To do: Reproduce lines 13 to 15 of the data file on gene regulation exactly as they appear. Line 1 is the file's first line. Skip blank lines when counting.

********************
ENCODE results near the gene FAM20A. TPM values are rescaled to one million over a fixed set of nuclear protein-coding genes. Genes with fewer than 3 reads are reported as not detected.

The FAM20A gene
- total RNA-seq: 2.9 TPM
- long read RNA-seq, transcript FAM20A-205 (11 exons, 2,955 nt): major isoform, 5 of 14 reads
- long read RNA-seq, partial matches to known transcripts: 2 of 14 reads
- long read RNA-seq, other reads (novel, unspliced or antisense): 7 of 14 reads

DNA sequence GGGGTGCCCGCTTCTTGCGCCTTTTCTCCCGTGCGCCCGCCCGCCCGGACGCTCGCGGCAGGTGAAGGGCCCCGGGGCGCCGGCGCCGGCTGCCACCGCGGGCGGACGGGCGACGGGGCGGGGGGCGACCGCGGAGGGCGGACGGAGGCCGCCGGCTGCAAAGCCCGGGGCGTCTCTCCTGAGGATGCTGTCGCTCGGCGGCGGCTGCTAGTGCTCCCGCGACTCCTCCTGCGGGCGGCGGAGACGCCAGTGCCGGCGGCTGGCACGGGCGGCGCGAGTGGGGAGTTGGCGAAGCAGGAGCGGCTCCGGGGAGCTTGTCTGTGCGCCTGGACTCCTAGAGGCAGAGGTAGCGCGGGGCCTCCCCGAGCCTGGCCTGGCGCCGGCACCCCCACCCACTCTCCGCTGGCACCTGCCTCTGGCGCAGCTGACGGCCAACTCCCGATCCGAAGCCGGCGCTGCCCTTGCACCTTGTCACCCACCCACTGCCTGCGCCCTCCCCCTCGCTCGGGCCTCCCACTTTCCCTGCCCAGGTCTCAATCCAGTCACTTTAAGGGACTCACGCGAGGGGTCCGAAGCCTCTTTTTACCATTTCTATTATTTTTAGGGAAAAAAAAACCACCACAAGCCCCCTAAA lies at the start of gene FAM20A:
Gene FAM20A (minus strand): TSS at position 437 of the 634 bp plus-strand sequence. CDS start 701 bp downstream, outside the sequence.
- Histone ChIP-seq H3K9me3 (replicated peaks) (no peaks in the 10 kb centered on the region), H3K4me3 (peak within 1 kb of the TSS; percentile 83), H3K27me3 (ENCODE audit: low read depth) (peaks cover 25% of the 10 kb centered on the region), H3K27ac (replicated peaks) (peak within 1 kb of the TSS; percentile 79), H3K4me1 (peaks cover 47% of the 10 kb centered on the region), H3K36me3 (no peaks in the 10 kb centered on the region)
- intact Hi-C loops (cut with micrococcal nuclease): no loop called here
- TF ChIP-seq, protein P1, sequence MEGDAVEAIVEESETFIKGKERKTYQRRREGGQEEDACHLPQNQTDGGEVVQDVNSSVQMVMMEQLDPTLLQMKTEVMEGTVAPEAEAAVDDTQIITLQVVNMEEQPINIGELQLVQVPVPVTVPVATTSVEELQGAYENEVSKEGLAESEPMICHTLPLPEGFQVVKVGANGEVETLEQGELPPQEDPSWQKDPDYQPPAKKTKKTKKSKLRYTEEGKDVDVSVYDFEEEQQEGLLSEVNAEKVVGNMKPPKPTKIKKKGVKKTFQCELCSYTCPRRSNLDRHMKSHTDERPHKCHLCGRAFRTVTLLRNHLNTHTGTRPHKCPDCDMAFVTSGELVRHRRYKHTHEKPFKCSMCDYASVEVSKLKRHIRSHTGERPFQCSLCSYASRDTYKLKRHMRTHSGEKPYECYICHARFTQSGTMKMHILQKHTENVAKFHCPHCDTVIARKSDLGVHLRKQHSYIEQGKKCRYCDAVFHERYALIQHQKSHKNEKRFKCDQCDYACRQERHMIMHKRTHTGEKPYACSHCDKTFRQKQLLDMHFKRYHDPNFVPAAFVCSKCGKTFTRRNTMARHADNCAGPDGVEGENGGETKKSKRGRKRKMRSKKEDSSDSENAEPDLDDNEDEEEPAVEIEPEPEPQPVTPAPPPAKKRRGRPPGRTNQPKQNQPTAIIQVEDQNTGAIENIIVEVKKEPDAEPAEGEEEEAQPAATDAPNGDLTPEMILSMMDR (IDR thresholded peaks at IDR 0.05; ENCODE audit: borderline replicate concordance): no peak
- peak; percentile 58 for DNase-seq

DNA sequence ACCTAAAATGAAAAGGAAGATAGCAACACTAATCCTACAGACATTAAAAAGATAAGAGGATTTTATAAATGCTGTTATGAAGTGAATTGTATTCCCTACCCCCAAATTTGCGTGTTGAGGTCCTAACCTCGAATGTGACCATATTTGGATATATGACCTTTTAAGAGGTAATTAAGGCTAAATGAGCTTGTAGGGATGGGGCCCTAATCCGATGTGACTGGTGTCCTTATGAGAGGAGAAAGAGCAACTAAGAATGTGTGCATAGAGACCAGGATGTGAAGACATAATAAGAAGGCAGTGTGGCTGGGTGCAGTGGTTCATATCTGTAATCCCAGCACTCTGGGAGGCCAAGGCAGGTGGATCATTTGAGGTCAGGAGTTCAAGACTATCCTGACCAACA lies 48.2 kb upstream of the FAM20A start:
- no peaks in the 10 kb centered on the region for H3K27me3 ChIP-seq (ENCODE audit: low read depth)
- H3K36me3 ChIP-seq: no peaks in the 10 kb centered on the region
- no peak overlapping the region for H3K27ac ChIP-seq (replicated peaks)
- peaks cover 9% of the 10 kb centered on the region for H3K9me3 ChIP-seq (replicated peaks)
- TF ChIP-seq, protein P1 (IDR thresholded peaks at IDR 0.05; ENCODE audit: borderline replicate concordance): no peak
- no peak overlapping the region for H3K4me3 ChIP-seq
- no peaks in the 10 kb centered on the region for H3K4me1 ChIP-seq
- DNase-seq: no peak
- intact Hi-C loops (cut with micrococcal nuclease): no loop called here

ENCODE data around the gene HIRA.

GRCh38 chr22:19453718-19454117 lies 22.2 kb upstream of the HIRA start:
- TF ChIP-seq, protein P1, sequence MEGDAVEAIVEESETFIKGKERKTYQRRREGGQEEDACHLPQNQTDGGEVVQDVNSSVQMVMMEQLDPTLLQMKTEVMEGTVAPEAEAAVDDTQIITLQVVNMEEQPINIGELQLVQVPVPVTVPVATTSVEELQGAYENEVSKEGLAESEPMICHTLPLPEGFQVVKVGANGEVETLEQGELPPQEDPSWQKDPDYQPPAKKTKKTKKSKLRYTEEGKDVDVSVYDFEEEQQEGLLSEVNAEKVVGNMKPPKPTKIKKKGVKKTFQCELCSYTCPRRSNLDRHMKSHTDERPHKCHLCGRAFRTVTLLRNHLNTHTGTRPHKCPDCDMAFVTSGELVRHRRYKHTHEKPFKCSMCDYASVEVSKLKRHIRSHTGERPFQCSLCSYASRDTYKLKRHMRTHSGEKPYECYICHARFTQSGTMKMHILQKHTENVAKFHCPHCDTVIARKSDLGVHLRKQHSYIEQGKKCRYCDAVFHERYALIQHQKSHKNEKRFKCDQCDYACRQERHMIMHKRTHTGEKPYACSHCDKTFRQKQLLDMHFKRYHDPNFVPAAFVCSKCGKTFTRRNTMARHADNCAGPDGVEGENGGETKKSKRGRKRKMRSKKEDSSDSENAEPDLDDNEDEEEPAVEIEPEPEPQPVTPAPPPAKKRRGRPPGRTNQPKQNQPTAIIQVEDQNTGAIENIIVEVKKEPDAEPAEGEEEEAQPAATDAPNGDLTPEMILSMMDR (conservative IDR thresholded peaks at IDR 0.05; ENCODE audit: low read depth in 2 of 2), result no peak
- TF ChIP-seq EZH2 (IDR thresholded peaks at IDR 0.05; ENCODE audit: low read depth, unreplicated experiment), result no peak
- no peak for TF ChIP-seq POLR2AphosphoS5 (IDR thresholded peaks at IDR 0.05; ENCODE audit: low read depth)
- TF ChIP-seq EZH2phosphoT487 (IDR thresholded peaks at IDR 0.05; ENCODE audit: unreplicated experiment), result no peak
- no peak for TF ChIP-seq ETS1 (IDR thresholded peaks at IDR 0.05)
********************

DNA sequence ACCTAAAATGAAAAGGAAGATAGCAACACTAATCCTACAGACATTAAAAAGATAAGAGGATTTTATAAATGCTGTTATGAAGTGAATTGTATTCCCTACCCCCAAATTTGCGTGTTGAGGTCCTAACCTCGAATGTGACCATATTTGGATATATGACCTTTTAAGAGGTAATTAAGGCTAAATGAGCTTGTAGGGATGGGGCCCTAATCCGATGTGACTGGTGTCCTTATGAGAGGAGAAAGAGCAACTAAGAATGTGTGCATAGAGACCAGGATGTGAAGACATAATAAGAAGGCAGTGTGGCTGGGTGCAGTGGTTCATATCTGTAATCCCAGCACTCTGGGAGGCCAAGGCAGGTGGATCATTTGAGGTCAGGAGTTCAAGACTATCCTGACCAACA lies 48.2 kb upstream of the FAM20A start:
- no peaks in the 10 kb centered on the region for H3K27me3 ChIP-seq (ENCODE audit: low read depth)
- H3K36me3 ChIP-seq: no peaks in the 10 kb centered on the region